But then it occurred to me that maybe this isn’t racist, maybe it’s just ironic re-appropriation. Maybe in playing this character with such intelligence and insight, he’s, I dunno, subverting the stereotype? I don’t quite buy that, but it’s what I want to believe. I want to believe that we’re beyond the entertainment stagnation that was “The Parkers,” “Barber Shop,” etc. – TV and movies designed to reinforce stereotypes that make black people non-threatening. I desperately want to believe that Greg Edwards isn’t playing Sparky Sweets so that white folk can laugh at the silly black man, trying to sound smart.

But I’m not sure if I do.

Even so, I will continue to chuckle at the antics of Sparky Sweets, but I don’t think I’ll ever rid myself of this uncomfortable, nagging feeling that maybe Thug Notes is just part of the problem.

Having said all that, his take on The Hunger Games is fascinating.

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4 thoughts on “Thug Notes: Racist Reinforcement of Stereotypes, or Ironic Subversion of Expectations?

  1. I should start by saying I was not familiar with Thug Notes or the character Sparky Sweets before reading your post, but have since watched several of Greg Edwards’ videos. While your analysis poses some very complex (and completely valid) questions regarding the intent of the humor in Thug Notes, I wonder if you have considered the following; perhaps the humor is neither a modern version of the minstrel show, nor ironic re-appropriation.

    I would suggest instead the humor is the result of the juxtaposition between general literary analysis, and the expectation that it should be done in a very academic and formal fashion; and general use of slang, which we would associate more with an informal conversation. In this equation the fact that the slang chosen is stereotypically associated with African Americans is inconsequential, in regard to the sketch being funny anyway I mean.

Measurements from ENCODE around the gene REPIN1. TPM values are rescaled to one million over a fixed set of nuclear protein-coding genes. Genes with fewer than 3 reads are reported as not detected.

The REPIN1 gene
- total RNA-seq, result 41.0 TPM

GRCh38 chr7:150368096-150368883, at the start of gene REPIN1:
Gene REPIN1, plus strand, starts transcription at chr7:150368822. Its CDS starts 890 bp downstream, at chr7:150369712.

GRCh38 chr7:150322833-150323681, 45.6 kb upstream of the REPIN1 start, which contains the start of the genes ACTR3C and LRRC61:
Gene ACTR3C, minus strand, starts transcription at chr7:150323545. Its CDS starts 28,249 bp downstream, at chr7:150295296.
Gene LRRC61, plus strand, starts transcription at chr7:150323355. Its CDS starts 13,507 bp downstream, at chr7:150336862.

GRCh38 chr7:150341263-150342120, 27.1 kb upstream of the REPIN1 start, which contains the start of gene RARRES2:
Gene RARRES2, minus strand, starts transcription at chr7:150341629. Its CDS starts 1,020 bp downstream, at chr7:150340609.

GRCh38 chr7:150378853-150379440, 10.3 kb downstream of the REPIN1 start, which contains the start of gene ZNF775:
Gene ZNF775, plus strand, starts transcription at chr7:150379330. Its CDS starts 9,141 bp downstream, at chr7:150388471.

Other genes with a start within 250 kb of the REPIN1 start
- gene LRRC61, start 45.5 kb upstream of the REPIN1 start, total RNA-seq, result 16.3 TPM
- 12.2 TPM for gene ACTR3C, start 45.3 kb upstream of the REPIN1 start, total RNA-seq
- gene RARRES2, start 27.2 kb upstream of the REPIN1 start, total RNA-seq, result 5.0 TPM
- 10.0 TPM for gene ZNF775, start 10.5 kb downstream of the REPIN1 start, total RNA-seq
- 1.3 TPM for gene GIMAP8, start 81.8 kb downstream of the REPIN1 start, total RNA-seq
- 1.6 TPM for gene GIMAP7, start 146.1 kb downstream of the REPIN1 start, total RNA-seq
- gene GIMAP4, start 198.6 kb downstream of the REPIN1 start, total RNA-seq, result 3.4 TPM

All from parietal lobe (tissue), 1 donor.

If instead the character used the dialect and mannerisms of a cliche hippie, valley girl, cholo, biker, etc. it would be just as amusing, to me at least. This is because of the subversion not necessarily of stereotypes, but of our expectation of formal vs informal. I imagine many people have different degrees of formality in which they speak or write depending on the situation; the way someone communicates in a text is probably far different from how they would compose an essay. Seeing these applied in a way that is inconsistent with our expectation is where the humor lies.

    I will digress for a moment because those last sentences caused me to think of how amusing it would be to see a book analysis in text form.

    omg animals take over farm w00t! 🙂 #animalism
    fml windmill busted #snowballsucks
    pigs walk uprite #swag
    rip boxer 😦
    pig? man? idk #manorfarm

    My second suggestion is that the humor is also a result very astute oversimplification. The use of slang reduces books of hundreds of pages, and analysis that could be equally as long, to a few minutes of concise dialog. The reason however, that Thug Notes is comedic where as say sparknotes is not, is the select omission of detail and meaning. This of course would only be humorous to someone who has a familiarity with the book being analyzed.